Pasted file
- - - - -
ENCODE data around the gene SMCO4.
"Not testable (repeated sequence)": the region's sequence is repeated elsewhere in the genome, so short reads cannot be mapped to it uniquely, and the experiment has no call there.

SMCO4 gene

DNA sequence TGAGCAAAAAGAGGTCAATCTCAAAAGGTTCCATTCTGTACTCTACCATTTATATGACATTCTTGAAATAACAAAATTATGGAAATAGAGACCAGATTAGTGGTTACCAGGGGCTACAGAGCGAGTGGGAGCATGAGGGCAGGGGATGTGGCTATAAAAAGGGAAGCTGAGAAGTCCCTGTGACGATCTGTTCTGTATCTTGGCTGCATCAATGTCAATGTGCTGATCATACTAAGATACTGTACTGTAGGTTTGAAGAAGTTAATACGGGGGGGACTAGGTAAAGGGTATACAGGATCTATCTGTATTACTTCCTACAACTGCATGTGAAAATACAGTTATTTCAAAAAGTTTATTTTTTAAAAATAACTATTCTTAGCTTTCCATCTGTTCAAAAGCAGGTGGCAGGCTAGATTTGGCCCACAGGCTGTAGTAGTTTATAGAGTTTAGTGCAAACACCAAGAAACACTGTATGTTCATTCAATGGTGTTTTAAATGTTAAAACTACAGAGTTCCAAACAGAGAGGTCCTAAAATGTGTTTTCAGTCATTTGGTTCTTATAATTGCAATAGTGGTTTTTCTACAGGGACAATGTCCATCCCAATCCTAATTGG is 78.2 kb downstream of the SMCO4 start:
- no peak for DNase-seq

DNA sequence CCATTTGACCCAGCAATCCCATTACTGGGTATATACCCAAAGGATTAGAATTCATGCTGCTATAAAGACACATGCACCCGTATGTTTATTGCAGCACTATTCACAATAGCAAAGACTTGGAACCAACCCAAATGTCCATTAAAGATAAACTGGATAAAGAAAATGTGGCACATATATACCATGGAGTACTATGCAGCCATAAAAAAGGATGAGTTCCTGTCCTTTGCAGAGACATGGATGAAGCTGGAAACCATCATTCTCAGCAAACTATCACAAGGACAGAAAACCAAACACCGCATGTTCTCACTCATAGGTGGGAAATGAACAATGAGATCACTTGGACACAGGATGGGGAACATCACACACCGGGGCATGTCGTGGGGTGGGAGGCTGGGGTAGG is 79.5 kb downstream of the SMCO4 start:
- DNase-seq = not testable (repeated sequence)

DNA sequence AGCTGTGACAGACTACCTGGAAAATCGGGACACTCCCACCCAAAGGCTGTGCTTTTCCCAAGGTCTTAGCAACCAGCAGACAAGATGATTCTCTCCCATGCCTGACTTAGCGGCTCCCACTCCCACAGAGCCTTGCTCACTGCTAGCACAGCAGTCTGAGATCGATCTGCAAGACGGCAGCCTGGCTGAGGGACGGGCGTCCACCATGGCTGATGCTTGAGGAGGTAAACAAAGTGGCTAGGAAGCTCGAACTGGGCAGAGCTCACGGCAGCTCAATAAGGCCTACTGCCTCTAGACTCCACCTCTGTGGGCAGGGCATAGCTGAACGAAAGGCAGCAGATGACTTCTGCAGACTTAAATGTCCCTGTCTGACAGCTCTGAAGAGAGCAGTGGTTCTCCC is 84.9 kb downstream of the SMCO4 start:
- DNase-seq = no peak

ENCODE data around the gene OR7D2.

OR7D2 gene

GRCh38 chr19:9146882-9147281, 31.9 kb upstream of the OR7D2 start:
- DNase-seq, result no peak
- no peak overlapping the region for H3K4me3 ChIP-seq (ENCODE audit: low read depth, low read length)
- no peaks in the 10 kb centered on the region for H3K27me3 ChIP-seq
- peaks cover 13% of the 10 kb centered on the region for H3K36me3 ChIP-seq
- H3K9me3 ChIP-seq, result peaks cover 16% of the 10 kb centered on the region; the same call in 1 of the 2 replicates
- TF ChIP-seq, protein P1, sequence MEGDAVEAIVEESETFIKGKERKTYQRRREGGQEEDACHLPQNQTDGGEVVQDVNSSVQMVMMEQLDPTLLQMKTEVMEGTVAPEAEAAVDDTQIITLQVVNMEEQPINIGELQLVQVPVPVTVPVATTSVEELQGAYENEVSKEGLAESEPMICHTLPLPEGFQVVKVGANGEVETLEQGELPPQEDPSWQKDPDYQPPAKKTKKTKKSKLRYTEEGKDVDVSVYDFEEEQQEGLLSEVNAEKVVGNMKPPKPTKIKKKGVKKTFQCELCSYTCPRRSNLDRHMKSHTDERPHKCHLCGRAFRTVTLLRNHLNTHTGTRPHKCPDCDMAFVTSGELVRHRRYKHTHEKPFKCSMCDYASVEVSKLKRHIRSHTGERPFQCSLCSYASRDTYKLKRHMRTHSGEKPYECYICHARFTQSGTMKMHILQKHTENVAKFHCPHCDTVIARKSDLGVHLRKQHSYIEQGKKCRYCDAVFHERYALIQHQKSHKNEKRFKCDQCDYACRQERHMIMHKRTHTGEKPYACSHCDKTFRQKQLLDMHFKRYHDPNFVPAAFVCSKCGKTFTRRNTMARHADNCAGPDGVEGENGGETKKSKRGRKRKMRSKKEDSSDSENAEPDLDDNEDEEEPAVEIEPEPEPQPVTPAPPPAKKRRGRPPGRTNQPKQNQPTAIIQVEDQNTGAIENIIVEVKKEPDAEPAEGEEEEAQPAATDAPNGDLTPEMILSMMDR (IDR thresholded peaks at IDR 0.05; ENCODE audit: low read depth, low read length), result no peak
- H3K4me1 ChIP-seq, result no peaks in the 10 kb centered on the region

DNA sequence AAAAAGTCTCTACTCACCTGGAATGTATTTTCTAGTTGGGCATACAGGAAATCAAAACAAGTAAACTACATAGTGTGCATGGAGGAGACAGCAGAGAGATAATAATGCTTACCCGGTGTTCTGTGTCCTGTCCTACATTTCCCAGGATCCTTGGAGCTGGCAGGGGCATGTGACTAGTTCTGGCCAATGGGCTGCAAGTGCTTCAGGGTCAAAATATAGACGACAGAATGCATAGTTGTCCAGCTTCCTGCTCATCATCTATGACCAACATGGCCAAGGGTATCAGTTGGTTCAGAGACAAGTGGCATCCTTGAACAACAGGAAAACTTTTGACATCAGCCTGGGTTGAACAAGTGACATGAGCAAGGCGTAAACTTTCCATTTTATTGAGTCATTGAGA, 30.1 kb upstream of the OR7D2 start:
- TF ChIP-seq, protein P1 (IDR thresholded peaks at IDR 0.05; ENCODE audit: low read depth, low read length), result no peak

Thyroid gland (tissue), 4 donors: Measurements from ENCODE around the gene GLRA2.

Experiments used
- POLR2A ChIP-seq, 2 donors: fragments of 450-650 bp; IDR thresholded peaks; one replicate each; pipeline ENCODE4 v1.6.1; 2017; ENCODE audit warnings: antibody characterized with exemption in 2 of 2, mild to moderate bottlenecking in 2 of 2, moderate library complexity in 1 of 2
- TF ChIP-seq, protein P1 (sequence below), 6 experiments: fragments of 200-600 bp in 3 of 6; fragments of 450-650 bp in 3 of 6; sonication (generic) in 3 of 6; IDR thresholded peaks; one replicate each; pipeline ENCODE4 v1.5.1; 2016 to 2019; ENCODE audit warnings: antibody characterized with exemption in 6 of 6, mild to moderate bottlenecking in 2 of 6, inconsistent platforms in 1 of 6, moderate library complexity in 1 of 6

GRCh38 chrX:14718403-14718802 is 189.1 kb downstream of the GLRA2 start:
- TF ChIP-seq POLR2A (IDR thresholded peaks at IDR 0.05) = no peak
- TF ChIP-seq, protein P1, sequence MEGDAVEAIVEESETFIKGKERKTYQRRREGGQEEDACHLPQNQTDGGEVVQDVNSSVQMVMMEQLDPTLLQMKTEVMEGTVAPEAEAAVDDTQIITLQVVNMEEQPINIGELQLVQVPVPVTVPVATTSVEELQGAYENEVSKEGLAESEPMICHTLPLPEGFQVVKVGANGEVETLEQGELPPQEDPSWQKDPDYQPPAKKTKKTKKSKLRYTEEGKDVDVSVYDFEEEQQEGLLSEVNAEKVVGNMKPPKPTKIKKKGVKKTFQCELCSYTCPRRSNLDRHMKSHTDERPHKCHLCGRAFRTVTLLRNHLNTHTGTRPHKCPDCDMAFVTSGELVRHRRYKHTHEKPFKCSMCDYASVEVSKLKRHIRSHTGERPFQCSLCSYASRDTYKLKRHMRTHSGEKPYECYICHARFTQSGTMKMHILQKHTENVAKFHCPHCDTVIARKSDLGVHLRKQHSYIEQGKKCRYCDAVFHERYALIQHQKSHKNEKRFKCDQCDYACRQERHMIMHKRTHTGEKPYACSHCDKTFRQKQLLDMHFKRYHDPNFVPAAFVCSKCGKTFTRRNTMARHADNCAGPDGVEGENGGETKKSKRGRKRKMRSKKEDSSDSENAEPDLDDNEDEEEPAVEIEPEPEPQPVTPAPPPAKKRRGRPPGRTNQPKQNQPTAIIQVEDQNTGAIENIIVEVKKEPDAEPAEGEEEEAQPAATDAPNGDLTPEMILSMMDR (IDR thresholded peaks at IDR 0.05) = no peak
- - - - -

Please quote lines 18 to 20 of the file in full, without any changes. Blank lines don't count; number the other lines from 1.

- TF ChIP-seq, protein P1, sequence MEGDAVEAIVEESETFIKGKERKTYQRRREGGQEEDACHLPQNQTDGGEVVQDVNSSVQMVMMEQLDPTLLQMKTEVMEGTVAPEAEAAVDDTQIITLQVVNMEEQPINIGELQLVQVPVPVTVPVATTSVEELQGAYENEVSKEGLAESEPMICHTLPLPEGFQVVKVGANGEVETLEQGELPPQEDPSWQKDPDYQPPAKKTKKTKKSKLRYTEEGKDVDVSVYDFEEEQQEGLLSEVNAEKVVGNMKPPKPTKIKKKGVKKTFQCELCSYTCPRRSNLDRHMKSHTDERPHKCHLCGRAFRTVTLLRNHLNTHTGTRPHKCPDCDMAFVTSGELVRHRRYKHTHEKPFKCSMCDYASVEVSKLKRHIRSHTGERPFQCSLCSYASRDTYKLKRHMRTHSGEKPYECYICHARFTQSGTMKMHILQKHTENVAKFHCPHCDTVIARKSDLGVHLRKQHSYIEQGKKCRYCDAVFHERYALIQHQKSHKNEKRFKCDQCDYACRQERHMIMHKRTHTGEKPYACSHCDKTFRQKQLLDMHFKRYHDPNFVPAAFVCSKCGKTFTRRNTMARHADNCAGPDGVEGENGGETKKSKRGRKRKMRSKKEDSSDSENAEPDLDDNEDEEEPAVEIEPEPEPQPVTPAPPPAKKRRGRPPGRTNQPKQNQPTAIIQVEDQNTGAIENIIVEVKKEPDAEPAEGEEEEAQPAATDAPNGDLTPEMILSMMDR (IDR thresholded peaks at IDR 0.05; ENCODE audit: low read depth, low read length), result no peak
- H3K4me1 ChIP-seq, result no peaks in the 10 kb centered on the region

DNA sequence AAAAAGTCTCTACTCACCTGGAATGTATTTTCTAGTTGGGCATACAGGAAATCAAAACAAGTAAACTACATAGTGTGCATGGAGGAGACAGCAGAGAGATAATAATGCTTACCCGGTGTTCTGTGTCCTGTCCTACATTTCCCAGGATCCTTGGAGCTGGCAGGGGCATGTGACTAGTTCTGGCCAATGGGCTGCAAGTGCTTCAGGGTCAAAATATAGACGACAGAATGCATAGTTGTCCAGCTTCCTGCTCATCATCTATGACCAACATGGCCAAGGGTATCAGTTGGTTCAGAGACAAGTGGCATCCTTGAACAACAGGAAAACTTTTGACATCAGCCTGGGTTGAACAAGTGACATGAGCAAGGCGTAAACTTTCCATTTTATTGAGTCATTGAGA, 30.1 kb upstream of the OR7D2 start: